Eventually when all was ready and assembled the first party consisting of Aragorn, Arwen, Legolas, Gimli, Faramir and fifty warriors departed from the safety of the city. The rest of the army were to follow a day later. The first smaller company was led by Aragorn, they were surprised to find the queen among the party and it was not until the nature of the task at hand was explained did they understand.
They were to walk on foot for some days for Gondor was not famed for its horses and those that could be spared were to bear the mounted division of the following host. It was with pride that the troops marched from the gates, their shirts of mail gleaming brightly in the sun and their belts girt with swords. The citizens cheered to see them with the King at the head, leading them forwards into the lands surrounding Minas Tirith. The early morning sun glinted on their helms and their hauberks beneath their woollen cloaks creating a sea of silver as they left the city. Aragorn led them with the queen by his side and they strode forth from the mithril gates down to the lush grasslands. Fertile lands stretched far into the distance bordered by the ever mounting summits of Ered Nimrais. Aragorn alone knew every marked path in this land and on his lonely journeys he had trodden them all, several only known by rangers. They provided the best cover in that open ground. He took them by ways unknown to most of them, force of habit dictating that he should lead them into the Wilds. For a long time they strode north-west at a great pace, even when the path had to be cut through the resilient shrubs that so often barred their way. Every so often Aragorn would glance at Arwen who he insisted ride with them but she had refused. She was proud to walk beside her husband and he secretly thought the armed raiment she wore became her very well, most of the men also thought this in their hearts.
They crossed twenty miles before nightfall and made camp at the foot of a small hill. Legolas was concerned, the men of Gondor though hardy, were not marching fast enough and the only horses they had brought were being used to carry luggage.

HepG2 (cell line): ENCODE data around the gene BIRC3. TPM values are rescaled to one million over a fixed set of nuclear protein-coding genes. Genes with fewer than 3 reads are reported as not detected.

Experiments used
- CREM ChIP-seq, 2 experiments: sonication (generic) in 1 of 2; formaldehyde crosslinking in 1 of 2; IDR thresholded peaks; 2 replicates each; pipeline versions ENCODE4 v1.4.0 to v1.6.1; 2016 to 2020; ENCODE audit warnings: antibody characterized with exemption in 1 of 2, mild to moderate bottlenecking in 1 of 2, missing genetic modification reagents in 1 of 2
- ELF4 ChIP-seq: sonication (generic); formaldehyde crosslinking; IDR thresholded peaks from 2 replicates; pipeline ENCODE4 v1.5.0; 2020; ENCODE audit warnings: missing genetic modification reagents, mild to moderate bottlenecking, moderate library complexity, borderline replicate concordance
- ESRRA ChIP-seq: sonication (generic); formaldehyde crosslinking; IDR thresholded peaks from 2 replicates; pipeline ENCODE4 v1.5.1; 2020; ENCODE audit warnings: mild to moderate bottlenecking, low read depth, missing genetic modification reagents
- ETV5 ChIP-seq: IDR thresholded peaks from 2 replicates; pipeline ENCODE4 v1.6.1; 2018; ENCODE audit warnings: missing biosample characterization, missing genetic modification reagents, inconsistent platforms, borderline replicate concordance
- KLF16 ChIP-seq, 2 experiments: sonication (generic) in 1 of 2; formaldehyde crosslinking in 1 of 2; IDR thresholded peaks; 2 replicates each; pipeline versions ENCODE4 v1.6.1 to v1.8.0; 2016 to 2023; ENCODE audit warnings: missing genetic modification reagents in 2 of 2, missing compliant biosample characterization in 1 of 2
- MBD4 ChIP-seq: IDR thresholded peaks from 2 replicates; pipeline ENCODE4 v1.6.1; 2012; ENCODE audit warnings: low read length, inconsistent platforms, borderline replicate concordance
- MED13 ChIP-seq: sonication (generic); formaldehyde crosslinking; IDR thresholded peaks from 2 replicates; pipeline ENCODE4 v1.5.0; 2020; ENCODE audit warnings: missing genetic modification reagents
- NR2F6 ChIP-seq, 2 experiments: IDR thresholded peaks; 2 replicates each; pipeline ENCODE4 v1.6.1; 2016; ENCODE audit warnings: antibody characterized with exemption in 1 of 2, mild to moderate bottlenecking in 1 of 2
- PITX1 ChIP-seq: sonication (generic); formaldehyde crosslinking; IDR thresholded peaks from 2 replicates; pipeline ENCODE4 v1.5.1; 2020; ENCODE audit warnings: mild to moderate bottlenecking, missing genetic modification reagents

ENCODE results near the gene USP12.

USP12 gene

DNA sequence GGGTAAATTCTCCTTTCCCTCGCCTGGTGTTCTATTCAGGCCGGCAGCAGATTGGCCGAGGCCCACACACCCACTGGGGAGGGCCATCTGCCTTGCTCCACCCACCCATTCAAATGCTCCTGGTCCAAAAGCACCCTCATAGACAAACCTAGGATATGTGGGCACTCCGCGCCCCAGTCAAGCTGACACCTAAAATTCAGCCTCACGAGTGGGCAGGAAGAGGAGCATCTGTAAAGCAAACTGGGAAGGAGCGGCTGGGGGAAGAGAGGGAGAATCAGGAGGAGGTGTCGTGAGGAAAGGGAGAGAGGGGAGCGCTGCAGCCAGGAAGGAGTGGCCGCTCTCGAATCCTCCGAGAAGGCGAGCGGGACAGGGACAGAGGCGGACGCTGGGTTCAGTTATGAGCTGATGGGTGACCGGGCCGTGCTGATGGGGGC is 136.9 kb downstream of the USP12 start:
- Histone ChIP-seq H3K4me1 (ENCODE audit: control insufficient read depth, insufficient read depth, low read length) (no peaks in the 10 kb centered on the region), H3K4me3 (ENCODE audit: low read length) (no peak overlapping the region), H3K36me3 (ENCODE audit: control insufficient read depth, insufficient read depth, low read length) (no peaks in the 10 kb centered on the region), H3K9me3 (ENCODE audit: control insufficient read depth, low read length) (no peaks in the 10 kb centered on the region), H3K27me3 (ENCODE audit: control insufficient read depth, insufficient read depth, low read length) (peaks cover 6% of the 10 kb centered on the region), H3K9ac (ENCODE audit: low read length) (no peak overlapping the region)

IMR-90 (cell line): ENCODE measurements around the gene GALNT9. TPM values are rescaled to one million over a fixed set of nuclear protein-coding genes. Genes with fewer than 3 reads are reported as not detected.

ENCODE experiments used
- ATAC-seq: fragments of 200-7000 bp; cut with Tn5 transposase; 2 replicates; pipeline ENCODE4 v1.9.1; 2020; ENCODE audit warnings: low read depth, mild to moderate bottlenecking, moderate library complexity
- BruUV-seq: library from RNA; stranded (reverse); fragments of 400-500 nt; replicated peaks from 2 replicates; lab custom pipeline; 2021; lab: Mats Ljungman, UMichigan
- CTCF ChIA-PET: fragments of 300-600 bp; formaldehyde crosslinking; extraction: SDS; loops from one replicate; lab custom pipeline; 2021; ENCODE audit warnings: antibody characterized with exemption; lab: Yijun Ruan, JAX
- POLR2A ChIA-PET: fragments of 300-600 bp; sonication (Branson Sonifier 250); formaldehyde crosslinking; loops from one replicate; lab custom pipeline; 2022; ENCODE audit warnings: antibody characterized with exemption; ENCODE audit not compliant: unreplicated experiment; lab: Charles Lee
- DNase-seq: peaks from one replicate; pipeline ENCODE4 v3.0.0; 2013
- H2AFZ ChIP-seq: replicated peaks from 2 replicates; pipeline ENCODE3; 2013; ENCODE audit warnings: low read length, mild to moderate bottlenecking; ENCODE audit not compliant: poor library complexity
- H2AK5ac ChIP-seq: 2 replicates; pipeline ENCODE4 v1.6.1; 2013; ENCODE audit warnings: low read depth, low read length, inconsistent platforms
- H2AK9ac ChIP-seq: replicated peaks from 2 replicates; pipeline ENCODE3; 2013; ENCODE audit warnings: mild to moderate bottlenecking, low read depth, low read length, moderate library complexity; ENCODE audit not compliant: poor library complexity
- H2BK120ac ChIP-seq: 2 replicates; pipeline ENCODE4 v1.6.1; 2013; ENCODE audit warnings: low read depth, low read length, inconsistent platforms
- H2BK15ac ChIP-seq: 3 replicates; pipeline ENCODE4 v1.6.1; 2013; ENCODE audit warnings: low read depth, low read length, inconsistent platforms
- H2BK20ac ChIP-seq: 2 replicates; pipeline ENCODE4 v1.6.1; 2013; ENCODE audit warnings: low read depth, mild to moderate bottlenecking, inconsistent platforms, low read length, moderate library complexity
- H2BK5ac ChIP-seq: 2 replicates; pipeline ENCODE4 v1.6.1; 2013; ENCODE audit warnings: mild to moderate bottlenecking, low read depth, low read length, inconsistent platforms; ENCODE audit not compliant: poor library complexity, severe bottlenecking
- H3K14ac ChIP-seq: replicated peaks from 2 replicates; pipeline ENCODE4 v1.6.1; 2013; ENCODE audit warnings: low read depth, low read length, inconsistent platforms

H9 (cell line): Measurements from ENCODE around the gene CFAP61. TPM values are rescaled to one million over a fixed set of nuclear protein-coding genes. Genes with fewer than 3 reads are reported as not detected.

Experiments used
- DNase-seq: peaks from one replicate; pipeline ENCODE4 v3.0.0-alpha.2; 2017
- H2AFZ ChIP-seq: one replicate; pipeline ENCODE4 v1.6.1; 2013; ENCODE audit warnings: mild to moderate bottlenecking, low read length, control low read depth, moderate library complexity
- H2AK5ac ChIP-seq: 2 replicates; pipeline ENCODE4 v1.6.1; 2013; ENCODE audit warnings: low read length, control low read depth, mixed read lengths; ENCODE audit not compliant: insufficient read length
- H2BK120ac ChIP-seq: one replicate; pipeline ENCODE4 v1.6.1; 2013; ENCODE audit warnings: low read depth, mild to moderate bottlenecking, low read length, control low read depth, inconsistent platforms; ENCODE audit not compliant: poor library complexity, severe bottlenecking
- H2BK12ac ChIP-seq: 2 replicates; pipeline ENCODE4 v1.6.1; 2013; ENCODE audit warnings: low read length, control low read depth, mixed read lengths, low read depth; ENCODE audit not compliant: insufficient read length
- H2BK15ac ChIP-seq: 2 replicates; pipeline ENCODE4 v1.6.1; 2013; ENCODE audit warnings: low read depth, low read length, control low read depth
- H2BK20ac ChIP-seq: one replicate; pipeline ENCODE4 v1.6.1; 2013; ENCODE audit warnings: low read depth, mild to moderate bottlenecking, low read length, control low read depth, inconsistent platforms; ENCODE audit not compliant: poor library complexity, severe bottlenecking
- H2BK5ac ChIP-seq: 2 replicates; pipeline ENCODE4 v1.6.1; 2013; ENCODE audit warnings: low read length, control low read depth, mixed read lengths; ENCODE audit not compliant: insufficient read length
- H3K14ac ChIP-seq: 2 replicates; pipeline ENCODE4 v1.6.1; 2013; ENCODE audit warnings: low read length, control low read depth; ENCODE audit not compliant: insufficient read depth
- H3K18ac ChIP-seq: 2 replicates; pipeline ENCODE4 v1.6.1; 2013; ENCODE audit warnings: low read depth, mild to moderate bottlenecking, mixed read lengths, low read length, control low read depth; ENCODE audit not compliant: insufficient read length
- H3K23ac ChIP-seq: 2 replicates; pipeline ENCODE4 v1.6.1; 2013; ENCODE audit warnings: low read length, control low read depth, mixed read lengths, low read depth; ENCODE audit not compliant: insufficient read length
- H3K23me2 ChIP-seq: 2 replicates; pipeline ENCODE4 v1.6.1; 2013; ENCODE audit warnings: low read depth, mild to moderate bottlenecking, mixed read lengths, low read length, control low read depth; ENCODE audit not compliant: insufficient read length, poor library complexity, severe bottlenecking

“Aragorn,” said the elf as they made their shelters for the night, “Aragorn tomorrow we must cover more land, it will take weeks before we get North and then the enemy may be too strong to fight.”
Aragorn studied his friend’s face.
“I know Legolas. I have worried about it too but when we pass through the gap of Rohan, I will beg Eomer, Lord of the Mark to lend us enough horses for this company. I am sure he will oblige, and from there we will make much faster time. It was better that there be one small mounted legion and not horses strewn among few of us.”
“I know, I am glad you have taken thought to it,” but Legolas looked worried and as if to speak again but said no more and went to raise the canvas tent that Gimli was struggling with. In an attempt to hang it off the wooden shaft it had enveloped him and he was now submerged in a sea of green hessian.
Each bivouac was large enough to house four people but Aragorn and Arwen had one of their own and they were very grateful for it. Aragorn did not think it would be fitting to have his wife kept awake all night by Gimli’s snoring, which Gimli ardently disputed that he did. They were sited at the edge of the Grey Wood, rolling green grass dotted with tiny violet flowers that gave a welcome riot of colour to the otherwise unadorned countryside. The clouds hung heavy in the sky and gentle spots of rain had dampened the ground on which they lay. Amon Din stood before them and beyond it the Eilenach which was enshrouded in Druadan forest. The road they took ran past the forest and the distant gloom of it.
As first light crept over Ithilien, the company prepared to depart. They walked in the lee of the mountains and made better time the second day. Ever closer Ered Nimrais loomed up on their left, overshadowing the group as they trudged forward, led by their tireless leader. The rocky mountains rose barrenly to pinnacles ever higher. Some places were carpeted in purple heather which exuded a sweet fragrance that lightened the air. Others were sparsely occupied with spiky scrubs embedded in crannies in the rock, the hard terrain was too much for most vegetation.
The distant rushing of the great river Anduin could faintly be heard and its musical waters were pleasant to listen to. Their course was taking them through part of the Druadan forest.
Eyes glistened in the darkling gloom and shadows fell about the feet of the ancient trees. Still the men marched on willing to go twice as far than they had the first day if only to escape the tangled clutches of the foliage. Their energy was spent when they came at last to the northern eaves of the wood and made camp within sight of the mount of Nardol. Aragorn hoped that at this pace they might reach Firien Wood in three days.
“From thence it is some forty leagues as the wolf runs to Edoras. There we shall acquire horses and turn a more northerly course through Dunland.” Aragorn declaimed to his men who were restless and desired to know more of their route. They were dispirited with the prospect of so much walking yet to do.
“When shall we reach Edoras?” asked Gimli.
“It will be seven days yet without delay but we might be waylaid and we cannot risk losing any time.” said Aragorn as they pressed on. “Surely the endurance of the dwarves is not wearing down for we have not been travelling far yet.”
Gimli glowered good-naturedly and said, “Nay my king,” using the designation that Aragorn found so unsettling. “I merely wondered for I am no rider and would know how long I may use my feet.”
Aragorn did not deign to reply and drew back in the host to rally some of the men who lagged, they were used to ordered marching over battle fields, not tramping through the countryside without pause.